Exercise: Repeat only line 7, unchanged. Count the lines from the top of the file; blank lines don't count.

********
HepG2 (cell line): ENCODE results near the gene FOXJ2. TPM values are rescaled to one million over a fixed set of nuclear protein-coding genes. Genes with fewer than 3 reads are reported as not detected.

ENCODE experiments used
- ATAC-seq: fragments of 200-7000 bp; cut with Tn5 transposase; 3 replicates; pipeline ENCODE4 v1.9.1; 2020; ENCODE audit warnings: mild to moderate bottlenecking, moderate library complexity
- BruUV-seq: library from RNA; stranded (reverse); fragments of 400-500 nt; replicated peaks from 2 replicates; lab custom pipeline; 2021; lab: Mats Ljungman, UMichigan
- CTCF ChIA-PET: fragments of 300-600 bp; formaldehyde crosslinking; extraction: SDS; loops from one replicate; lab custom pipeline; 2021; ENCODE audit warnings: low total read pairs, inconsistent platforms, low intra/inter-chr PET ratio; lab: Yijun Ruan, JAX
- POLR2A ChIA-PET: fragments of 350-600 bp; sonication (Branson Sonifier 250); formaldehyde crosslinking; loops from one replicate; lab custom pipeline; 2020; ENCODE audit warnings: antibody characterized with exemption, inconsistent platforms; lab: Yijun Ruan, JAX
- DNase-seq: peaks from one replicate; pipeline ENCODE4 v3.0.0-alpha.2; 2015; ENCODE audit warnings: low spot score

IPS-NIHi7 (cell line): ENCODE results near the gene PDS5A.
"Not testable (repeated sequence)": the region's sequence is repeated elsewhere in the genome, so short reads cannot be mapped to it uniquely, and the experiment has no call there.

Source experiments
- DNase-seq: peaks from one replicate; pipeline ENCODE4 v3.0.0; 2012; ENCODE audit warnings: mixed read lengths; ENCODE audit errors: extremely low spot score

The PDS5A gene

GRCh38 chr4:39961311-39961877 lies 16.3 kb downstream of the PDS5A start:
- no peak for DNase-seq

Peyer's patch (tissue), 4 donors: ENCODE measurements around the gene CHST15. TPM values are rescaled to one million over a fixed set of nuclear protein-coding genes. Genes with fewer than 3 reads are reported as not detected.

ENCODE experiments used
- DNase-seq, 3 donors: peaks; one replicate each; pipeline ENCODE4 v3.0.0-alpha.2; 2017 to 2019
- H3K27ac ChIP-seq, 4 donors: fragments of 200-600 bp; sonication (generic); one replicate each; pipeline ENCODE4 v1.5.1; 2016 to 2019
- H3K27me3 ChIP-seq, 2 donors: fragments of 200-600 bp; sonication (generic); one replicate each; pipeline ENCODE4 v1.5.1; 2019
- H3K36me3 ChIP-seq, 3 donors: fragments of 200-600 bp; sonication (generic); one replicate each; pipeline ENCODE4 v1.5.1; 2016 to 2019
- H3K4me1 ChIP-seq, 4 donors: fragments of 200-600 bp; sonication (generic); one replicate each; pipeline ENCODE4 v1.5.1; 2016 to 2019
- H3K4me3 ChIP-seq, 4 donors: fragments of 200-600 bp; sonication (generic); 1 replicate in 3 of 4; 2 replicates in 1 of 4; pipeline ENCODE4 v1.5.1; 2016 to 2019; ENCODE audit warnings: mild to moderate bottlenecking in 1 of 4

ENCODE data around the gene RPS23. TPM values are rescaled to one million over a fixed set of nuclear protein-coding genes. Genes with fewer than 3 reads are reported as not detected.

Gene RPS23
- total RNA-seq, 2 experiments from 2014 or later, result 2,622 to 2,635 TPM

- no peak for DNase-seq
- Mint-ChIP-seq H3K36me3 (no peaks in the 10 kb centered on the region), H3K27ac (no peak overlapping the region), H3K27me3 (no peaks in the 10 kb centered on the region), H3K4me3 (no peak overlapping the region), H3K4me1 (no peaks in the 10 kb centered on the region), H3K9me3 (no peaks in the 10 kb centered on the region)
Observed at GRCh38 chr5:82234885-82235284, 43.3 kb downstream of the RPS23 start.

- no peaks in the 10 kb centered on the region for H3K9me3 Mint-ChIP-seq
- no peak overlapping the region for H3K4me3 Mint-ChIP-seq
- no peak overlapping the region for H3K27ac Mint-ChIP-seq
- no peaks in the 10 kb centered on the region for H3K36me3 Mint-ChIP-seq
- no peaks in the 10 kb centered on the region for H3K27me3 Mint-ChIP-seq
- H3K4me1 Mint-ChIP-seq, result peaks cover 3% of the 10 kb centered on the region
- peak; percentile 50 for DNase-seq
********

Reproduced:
- DNase-seq: peaks from one replicate; pipeline ENCODE4 v3.0.0-alpha.2; 2015; ENCODE audit warnings: low spot score